Tuesday, January 28, 2014

Shorts to Complete the Onesie Outfit

First, I have to admit that I only thought of making a cute top when I bought a onesie for $1 at Goodwill. After I cut off the top section, I laid it beside the bottoms and my mind started whirling. As I made the bottoms, I told my husband, "I don't know if this is going to work, but I didn't know if the top would work either. It came out okay."

Once I finished the top, I cut the snap section off of the  bottom, making a straight-across cut (mostly.)

I pinned the two sides together until it formed a pucker in the very middle. Then, I cut straight up the pucker, from the top to the bottom. This was my excess. I pinned it straight up and sewed it straight it, pinned again and sewed a seam across the crotch of the shorts.

It was pretty easy after that. I pulled the shorts onto Kit's body and I folded the top over. I sewed it down, making a little channel for round elastic. After running the elastic through, I tied it and the shorts were done.
I put it on Kit's body and, well, I think it looks really cute on her! What do you think?

Monday, January 27, 2014

American Girl Play Outfit from a Newborn Onesie

When one of my granddaughters received her own American Girl doll, she wanted lots of clothes for her, but her little budget wasn't strong enough to support buying new things from the magazine. I made it my goal that I would show her how well Molly could be dressed without an enormous price tag. I have continued my quest after she went home, and send her ideas over this site. The last thing I made was the dresser found here.

Searching out inexpensive ideas took me to a local resale store. Our Goodwill has a dollar day sale every Thursday. Items that were marked down that week only cost $1.00. While looking around for ideas, I found a onesie with small print that, I thought, would make a great doll top. I spent about an hour turning the little shirt into a cute top for Kit. It was so simple that, even a child who knows how to sew a little can do it. This is what I did!

Step one: I cut the top straight across, about five inches from the top. It looked like this:

Step two: I pinned a hem onto the top piece and set the bottom piece away for another idea.

I sewed around the edge with a zigzag stitch.

Step three: I pinned a wide, scalloped ribbon around the outside of the shirt.

If you look, you can see it was about one-half inch from the bottom. I sewed it with a straight stitch and closed the two ends with another straight stitch. In no time, the little shirt was complete. 

Because the ribbon was some that I had stored away in a box of things I had of my girls' grandmother, and I already had the thread, the total purchase cost of the little top was $1.10. Tomorrow, I will post the rest of the outfit, including a shot of Kit wearing it. The shorts took a little more work, but, with the help of mom or grandma, this outfit can be ready to go in a very short time.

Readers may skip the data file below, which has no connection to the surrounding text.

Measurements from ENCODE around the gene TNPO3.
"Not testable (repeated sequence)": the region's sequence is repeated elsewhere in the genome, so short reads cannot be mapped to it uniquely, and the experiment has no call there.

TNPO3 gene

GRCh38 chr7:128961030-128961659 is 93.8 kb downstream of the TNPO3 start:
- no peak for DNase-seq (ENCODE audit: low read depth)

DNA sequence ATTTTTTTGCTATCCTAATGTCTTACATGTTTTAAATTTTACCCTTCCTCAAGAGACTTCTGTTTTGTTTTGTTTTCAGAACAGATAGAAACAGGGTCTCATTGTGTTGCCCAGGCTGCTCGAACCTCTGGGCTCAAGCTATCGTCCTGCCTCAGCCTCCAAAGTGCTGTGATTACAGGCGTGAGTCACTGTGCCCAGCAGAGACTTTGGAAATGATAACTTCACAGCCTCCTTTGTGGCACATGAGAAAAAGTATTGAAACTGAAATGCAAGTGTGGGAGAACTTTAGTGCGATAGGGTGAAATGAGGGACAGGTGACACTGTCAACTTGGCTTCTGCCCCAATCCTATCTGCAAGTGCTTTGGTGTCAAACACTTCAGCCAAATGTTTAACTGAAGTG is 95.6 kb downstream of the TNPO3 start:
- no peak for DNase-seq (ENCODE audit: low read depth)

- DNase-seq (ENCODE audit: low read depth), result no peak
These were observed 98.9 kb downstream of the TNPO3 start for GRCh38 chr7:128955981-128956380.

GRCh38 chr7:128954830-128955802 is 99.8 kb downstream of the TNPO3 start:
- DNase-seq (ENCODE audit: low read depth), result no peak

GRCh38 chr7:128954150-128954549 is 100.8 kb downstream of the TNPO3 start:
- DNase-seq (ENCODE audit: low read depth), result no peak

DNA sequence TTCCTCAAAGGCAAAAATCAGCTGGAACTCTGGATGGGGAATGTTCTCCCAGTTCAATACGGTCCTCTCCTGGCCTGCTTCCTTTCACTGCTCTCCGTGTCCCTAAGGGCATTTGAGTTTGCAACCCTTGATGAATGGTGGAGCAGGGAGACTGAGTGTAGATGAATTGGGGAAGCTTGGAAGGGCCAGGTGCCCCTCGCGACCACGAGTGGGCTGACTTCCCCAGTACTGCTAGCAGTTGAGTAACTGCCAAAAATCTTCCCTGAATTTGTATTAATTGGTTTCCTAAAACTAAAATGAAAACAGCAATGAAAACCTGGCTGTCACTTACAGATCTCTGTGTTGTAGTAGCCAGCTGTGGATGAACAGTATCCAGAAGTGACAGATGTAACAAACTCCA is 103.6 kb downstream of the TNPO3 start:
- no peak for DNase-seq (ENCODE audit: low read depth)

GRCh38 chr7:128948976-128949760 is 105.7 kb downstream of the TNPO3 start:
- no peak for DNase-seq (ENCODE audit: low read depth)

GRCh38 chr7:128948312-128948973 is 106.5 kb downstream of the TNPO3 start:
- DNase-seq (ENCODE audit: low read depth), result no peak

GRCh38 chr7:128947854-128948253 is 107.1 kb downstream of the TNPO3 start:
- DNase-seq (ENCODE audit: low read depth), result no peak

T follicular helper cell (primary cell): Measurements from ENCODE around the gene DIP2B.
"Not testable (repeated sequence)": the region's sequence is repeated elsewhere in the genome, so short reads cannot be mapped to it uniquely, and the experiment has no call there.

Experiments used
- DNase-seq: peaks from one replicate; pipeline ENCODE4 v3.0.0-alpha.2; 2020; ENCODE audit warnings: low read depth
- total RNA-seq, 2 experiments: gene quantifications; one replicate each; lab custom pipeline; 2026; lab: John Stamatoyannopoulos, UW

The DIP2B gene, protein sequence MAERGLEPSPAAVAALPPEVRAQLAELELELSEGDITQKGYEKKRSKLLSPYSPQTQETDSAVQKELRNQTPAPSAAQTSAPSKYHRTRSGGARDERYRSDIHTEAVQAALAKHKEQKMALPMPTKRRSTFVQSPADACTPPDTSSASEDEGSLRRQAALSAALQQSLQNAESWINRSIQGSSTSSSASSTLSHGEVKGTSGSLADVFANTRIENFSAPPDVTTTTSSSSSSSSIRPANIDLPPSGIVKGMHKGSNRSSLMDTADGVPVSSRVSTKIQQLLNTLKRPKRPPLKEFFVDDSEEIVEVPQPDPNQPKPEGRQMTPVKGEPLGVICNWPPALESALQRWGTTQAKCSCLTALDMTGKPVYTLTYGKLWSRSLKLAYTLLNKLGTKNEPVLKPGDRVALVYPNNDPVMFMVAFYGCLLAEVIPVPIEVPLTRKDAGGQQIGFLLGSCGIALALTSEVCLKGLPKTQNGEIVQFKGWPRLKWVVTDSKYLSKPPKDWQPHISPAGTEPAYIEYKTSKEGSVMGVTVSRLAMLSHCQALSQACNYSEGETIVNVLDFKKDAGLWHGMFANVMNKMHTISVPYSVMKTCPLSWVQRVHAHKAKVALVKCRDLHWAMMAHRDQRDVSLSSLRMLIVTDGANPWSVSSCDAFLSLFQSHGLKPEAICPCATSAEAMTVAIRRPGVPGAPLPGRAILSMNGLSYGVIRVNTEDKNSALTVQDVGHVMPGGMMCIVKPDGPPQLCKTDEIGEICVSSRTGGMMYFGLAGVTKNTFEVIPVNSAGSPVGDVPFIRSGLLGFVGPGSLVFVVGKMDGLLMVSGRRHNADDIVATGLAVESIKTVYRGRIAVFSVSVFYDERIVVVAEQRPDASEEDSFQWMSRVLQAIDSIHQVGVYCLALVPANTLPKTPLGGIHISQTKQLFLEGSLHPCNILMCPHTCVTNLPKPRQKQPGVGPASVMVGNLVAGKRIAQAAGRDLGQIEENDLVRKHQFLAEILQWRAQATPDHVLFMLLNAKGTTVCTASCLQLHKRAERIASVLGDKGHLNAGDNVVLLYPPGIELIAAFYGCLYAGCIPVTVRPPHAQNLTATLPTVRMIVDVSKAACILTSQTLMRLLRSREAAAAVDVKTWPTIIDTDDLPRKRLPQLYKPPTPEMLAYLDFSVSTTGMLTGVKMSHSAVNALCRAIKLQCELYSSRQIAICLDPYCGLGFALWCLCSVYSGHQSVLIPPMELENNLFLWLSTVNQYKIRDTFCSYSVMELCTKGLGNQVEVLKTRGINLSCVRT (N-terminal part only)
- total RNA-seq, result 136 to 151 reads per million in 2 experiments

Sunday, January 5, 2014

Kit's New Dollar Store Project

My new American doll, Kit, brought a gift with her-imagination. At a visit to the Dollar Tree, I noticed a little plastic two-drawer organizer and my imagination kicked into gear. For my classroom, I had modified three-drawer dressers to match my room and, I thought, why not make one for Kit. I paid my dollar and headed home to raid my scrapbook paper supply. I came up with one that I liked and that matched the purple plastic on the organizer. Then I went to work. The entire project took about ten minutes and I love how it came out!

Remove the plastic, of course! The frame is not rigid, so I pulled it down just a little so the drawer could be removed. Then, the drawer was placed, face down, on the edge of the paper and traced.

Then cut it out. Repeat for the second drawer. Because the two drawers are exactly the same, you can use the first one as a pattern or trace the same drawer twice.

Choose a glue that dries clear. White glue works well, but when I was making the drawers, I actually used Contact Cement and it worked well. I put the glue on the plastic drawer, making sure to get glue in the side sections. Then the paper was lowered into place and adjusted immediately. Don't let it rest or you will be making a new one! Press it into place and rub it down until it stays firmly in place. This is what it looks like:

It works well to hold just about anything an American Girl doll could want. Here is Kit and her dresser.

The total cost was around $1.35. Not bad for a project that even a child could make!


First, let me say that I have the best big sister in the world. When my granddaughters (all 3) ended up being the owners of at least one American Girl doll each, the Christmas frenzy began. My sister and I encouraged each other as we made countless American Girl items.One granddaughter stayed with for a while. When she went home, she took Molly with her (Molly was the original model for this blog.) I bought an 18-inch doll, Sophia, from Michael's and used her for my model. My sister provided me with the correct measurements for AG dolls-just in case. Then she told me she bought me an AG doll off of eBay-one that needed some repair but that would work as a model after she fixed it. I was happy, but, she must have changed her mind.

Christmas came and so did a package from my sister. Inside was a beautiful, brand-new doll-my favorite of all that I had met by reading stories with my granddaughter. Kit was staring at me when I opened the box. She is now my model, but only because I have the best big sister in the world.